The halt to what had seemed to be an endless rise in the price of Bitcoin, which occurred in the early days of 2018 may have caused alarm and upset to some who had invested in this, the oldest and most famous of the cryptocurrencies. 2017 had, after all, seen the virtual currency make tremendous increases in value against a background of high levels of publicity and announcements that seemed to assure the currency’s continued success in the future. Indeed, people had spoken of the inevitability of its future triumph. If this was the case, then how could the continuous price hike come to an end? What had happened to make such a thing in any way possible?
More experienced bitcoin investors were perhaps less alarmed by this, as over the years they had become used to the volatility of this cryptocurrency; indeed, some investors had chosen to use bitcoin as a factor in their portfolios exactly because of its atypical behavior. Such investors used bitcoin in the way that others use gold, as a balancing factor, relying on its volatility to weigh against the behavior of more conventional equities. These investors were probably less troubled by the end of the price hike. The same may well have been true for a percentage of those believers in the ethos behind bitcoin and the other cryptocurrencies, who see it as a currency that transcends national boundaries and behests to no governmental financial policy; such bitcoin investors use the currency to purchase goods and services. In fact, some of these bitcoin believers may have been relieved to see the price hike come to an end. Also, less concerned were those who had simply become used to bitcoin’s natural volatility.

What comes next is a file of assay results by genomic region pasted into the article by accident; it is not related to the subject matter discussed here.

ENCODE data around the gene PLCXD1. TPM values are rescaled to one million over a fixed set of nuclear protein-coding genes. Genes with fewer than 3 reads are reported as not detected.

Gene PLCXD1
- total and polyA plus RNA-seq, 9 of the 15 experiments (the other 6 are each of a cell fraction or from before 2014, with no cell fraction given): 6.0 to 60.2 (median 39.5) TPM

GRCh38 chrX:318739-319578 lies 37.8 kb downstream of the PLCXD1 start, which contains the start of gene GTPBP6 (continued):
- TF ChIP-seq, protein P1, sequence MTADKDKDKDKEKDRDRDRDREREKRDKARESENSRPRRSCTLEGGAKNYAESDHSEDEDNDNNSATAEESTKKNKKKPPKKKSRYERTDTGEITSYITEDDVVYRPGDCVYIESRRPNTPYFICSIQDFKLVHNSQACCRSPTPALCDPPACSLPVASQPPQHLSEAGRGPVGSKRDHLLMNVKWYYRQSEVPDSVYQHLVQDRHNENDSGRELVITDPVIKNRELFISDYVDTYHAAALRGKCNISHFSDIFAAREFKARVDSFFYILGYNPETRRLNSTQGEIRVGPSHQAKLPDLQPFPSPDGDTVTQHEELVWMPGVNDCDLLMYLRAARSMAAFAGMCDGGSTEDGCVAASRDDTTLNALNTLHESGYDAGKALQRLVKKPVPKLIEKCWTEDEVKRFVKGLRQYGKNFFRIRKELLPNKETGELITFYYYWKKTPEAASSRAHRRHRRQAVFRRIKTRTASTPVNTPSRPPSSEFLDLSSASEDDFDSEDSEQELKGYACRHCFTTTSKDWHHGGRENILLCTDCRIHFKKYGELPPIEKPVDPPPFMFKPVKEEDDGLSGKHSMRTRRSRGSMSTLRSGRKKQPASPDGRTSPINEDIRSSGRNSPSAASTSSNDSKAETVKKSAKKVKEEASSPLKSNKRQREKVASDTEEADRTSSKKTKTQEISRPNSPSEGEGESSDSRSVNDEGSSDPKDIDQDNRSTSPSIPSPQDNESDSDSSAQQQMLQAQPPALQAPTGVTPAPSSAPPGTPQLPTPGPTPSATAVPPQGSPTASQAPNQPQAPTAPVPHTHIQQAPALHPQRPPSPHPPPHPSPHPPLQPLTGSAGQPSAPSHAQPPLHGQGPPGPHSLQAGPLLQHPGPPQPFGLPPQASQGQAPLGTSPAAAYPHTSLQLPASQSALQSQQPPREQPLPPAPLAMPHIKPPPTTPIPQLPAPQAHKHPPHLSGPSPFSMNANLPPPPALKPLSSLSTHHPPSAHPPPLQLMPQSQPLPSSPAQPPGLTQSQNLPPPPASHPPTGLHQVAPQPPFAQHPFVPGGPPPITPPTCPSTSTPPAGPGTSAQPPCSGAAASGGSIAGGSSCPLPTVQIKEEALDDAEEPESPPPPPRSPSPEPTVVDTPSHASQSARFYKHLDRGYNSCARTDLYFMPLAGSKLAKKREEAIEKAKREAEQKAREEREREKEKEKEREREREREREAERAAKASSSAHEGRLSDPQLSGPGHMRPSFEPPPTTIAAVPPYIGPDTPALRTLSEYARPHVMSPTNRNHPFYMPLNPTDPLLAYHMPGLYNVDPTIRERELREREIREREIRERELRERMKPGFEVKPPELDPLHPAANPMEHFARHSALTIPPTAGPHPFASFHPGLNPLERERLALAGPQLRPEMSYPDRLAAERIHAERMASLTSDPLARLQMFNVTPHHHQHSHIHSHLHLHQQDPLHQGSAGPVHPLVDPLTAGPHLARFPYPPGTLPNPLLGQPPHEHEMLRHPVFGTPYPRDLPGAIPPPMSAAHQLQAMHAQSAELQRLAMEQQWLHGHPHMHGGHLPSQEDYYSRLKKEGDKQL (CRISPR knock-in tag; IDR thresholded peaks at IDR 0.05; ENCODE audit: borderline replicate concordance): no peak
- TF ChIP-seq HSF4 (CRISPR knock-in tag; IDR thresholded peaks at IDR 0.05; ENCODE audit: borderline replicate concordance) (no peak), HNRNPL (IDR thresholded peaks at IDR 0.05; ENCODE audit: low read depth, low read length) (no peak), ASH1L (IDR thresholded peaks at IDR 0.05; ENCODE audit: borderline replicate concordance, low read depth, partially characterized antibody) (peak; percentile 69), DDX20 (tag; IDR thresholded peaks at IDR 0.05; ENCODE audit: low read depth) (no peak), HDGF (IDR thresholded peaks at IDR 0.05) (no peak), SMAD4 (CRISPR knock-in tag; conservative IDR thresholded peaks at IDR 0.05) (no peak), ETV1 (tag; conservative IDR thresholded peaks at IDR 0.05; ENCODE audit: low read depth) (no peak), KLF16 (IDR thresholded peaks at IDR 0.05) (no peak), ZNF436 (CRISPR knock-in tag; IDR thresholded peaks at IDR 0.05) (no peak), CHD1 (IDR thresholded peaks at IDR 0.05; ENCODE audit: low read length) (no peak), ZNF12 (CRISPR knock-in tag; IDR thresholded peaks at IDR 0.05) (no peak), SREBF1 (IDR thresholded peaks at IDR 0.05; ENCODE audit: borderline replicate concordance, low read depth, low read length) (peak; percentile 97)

The people likely most affected by the end of the price hike were those new to bitcoin who had ceased upon the cryptocurrency as the latest hot investment. Paradoxically it was these investors who, in their eagerness to be a part of the bitcoin phenomenon, had driven the price rises seen throughout 2017. With less experience of the way bitcoin has behaved in the past, they were more likely to become disheartened when the hike ended and thus dispose of their holdings, helping the downward pressure on the price of the cryptocurrency.
With such fashionable products, emotional confidence is an all-important factor and many analysts saw the events of early 2018 as being an example of the normal rule of ‘financial gravity’, a matter of what goes up must come down. Indeed, there was the talk of bubble markets and comparisons drawn to such historic examples of the tulip mania seen in Holland in the 1630s, when the price of the bulb rose by 100% in a month before the inevitable crash. Cynics might have remarked that at least the tulips were real and not virtual! Others speculated that another factor common in bubble markets, the ‘bigger fool theory’ which states that you can buy high and make a profit as long as there is a bigger fool available to buy, at an even higher price. Perhaps the fools had wised up, at least for the moment.
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